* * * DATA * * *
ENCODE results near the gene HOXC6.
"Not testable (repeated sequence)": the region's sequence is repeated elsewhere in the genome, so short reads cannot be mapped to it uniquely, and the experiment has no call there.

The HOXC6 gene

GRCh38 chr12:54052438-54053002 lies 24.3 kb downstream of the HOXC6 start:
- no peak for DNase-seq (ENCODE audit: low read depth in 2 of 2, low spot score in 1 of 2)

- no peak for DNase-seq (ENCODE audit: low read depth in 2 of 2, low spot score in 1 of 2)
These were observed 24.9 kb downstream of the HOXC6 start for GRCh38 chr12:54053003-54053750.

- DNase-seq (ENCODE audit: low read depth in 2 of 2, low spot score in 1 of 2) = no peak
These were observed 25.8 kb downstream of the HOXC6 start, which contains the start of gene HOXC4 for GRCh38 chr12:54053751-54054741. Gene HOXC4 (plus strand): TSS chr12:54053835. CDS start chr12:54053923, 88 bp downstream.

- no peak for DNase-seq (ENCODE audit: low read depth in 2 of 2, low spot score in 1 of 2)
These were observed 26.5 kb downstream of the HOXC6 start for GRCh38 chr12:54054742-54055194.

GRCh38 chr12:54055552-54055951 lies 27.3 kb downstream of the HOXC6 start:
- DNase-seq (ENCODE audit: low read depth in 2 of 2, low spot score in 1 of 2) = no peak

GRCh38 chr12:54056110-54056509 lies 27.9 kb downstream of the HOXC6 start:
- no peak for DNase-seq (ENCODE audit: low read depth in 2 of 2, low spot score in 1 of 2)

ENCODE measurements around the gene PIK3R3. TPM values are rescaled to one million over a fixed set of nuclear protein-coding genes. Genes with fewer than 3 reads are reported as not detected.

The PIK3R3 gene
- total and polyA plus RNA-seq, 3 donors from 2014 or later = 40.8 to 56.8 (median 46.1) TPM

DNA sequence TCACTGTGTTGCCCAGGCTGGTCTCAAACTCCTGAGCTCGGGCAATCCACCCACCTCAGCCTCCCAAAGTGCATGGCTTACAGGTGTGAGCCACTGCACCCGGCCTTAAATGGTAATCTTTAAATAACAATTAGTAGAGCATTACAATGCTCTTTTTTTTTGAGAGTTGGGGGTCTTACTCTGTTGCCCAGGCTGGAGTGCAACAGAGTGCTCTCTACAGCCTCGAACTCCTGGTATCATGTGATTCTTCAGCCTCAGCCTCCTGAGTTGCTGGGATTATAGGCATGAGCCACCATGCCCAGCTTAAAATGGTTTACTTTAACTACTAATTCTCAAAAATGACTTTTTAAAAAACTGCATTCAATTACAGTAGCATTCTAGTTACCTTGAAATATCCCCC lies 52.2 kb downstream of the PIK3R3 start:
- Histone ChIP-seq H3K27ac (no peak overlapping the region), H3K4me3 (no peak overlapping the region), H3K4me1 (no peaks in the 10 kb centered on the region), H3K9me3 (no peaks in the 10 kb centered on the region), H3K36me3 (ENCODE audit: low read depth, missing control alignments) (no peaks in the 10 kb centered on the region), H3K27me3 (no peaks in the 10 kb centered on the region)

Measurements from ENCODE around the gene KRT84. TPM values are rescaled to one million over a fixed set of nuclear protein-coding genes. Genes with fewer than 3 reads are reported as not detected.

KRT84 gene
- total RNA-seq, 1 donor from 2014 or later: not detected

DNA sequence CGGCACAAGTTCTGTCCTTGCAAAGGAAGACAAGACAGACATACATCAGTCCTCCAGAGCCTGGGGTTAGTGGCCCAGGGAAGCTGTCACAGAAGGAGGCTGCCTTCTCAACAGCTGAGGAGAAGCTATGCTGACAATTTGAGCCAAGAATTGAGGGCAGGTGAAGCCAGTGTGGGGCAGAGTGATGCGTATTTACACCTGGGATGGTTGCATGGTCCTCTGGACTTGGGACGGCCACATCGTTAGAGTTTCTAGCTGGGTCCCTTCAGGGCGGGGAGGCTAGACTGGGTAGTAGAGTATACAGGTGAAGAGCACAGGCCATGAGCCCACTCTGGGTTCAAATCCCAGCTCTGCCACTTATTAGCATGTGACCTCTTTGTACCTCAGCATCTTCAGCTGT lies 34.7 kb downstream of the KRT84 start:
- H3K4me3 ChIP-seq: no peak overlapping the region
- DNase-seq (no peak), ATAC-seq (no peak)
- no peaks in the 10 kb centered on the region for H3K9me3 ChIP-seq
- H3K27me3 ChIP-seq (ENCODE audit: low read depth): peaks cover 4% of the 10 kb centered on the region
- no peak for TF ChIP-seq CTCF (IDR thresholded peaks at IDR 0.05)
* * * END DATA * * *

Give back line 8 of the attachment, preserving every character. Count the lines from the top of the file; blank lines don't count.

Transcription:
- DNase-seq (ENCODE audit: low read depth in 2 of 2, low spot score in 1 of 2) = no peak